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    We believe that in a competitive market, with all facts known, people will rush to buy long-lasting, biodegradable “Pot Tops” or “Mary Jeans”, etc., amde from a plant without pesticides or herbicides. Some of the companies who have led the way with these products are Ecolution, Hempstead, Marie Mills, Ohio Hempery, Two Star Dog, Headcase, and in Germany, HanfHaus, et al.

    It’s time we put capitalism to the test and let the unrestricted market of supply and demand as well as “Green” ecological consciousness decide the future of the planet.

    A cotton shirt in 1776 cost $100 to $200, while a hemp shirt cost $.50 to $1. By the 1830s, cooler, lighter cotton shirts were on par in price with the warmer, heavier, hempen shirts, providing a competitive choice.

    People were able to choose their garments based upon the particular qualities they wanted in a fabric. Today we have no such choice.

    The role of hemp and other natural fibers should be determined by the market of supply and demand and personal tastes and values, not by the undue influence of prohibition laws, federal subsidies, and huge tariffs that keep the natural fabrics from replacing synthetic fibers.

    Sixty years of government suppression of information has resulted in virtually no public knowledge of the incredible potential of the hemp fiber or its uses.

    By using 100% hemp or mixing hemp with cotton, you will be able to pass on your shirts, pants, and other clothing to your grandchildren. Intelligent spending could essentially replace the use of petrochemical synthetic fibers such as nylon and polyester with tougher, cheaper, cool, absorbent, breathing, biodegradable, natural fibers.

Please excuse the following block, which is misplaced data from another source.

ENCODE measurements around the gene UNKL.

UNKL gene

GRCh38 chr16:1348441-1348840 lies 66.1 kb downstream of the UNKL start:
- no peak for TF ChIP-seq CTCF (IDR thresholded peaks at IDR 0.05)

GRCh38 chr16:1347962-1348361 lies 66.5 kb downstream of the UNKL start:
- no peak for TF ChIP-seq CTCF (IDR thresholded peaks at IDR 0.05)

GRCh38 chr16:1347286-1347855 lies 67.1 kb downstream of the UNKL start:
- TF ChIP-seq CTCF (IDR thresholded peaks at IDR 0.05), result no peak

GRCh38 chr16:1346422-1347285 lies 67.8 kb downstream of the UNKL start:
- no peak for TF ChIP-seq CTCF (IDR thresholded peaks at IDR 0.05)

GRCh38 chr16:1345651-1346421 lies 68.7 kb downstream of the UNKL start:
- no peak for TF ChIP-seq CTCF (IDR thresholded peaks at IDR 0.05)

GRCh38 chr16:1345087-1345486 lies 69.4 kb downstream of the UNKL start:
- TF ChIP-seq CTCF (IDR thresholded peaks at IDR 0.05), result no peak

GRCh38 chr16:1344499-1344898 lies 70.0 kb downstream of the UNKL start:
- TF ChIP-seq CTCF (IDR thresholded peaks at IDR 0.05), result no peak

China, Italy, and Eastern European countries such as Hungary, Romania, Czechoslovakia, Poland, Russia, and Georgia currently make millions of dollars worth of sturdy hemp and hemp/cotton textiles—and could be making billions of dollars—annually.

    These countries build upon their traditional farming and weaving skills, while the U.S. tries to force the extinction of this plant to prop up destructive synthetic technologies.

    Even cannabis/cotton blend textiles were still not cleared for direct sale in the U.S. until 1991. The Chinese, for instance, are forced—by tacit agreement—to send us inferior ramie/cottons.

    (National Import/Export Textile Company of Shanghai, Personal communication with author, April and May, 1983.)

    As the 1990 edition of Emperor went to press, garments containing at least 55% cannabis hemp arrived from China and Hungry—with a huge import fee attached. It had to be first imported into Hong Kong and then re-exported to the U.S.—with quotas and a huge protective tariff to shield American synthetic fiber industries from competing with imported natural fibers such as hemp. In 1992 as we went to press, many different grades of 100% hemp fabric had arrived directly from China and Hungary. Now, in 1998, hemp fabric is in booming demand all over the world, arriving from Romania, Poland, Italy, Germany, et al. Hemp has been recognized as the hottest fabric of the 1990s by Rolling Stone, Time, Newsweek, Paper, Detour, Details, Mademoiselle, The New York Times, The Los Angeles Times, Der Spiegel, ad infinitum. All ran major stories on industrial and nutritional hemp. More than any other plant on Earth, hemp holds the promise of a sustainable ecology and economy, as hemp rebuilds the soil.

    Additionally, hemp grown for biomass could fuel a trillion-dollar per year energy industry, while improving air quality and distributing the wealth to rural areas and their surrounding communities, and away from centralized power monopolies. More than any other plant on Earth, hemp holds the promise of a sustainable ecology and economy.

See also Chapter 9: Economics: Energy, Environment, & Commerce

the authorized on-line version of Jack Herer’s “The Emperor Wears No Clothes”
text from “The Emperor Wears No Clothes” © Jack Herer
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